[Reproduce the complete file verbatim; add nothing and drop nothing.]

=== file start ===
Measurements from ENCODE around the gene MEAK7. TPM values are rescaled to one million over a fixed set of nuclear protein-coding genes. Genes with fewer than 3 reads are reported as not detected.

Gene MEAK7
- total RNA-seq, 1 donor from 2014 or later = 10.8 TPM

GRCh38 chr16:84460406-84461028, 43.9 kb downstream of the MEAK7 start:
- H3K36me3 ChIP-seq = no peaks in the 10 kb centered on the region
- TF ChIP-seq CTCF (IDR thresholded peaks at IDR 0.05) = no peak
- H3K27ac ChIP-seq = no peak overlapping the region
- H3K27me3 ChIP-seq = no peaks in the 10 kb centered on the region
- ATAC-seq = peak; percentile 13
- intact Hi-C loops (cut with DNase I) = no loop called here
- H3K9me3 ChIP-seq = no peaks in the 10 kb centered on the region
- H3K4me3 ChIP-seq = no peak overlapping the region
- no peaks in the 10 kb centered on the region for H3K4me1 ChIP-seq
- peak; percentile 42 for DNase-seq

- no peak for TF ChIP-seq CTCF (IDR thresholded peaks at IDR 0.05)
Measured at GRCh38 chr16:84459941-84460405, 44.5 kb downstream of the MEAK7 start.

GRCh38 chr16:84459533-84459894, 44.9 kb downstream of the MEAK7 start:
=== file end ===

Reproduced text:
Measurements from ENCODE around the gene MEAK7. TPM values are rescaled to one million over a fixed set of nuclear protein-coding genes. Genes with fewer than 3 reads are reported as not detected.

Gene MEAK7
- total RNA-seq, 1 donor from 2014 or later = 10.8 TPM

GRCh38 chr16:84460406-84461028, 43.9 kb downstream of the MEAK7 start:
- H3K36me3 ChIP-seq = no peaks in the 10 kb centered on the region
- TF ChIP-seq CTCF (IDR thresholded peaks at IDR 0.05) = no peak
- H3K27ac ChIP-seq = no peak overlapping the region
- H3K27me3 ChIP-seq = no peaks in the 10 kb centered on the region
- ATAC-seq = peak; percentile 13
- intact Hi-C loops (cut with DNase I) = no loop called here
- H3K9me3 ChIP-seq = no peaks in the 10 kb centered on the region
- H3K4me3 ChIP-seq = no peak overlapping the region
- no peaks in the 10 kb centered on the region for H3K4me1 ChIP-seq
- peak; percentile 42 for DNase-seq

- no peak for TF ChIP-seq CTCF (IDR thresholded peaks at IDR 0.05)
Measured at GRCh38 chr16:84459941-84460405, 44.5 kb downstream of the MEAK7 start.

GRCh38 chr16:84459533-84459894, 44.9 kb downstream of the MEAK7 start: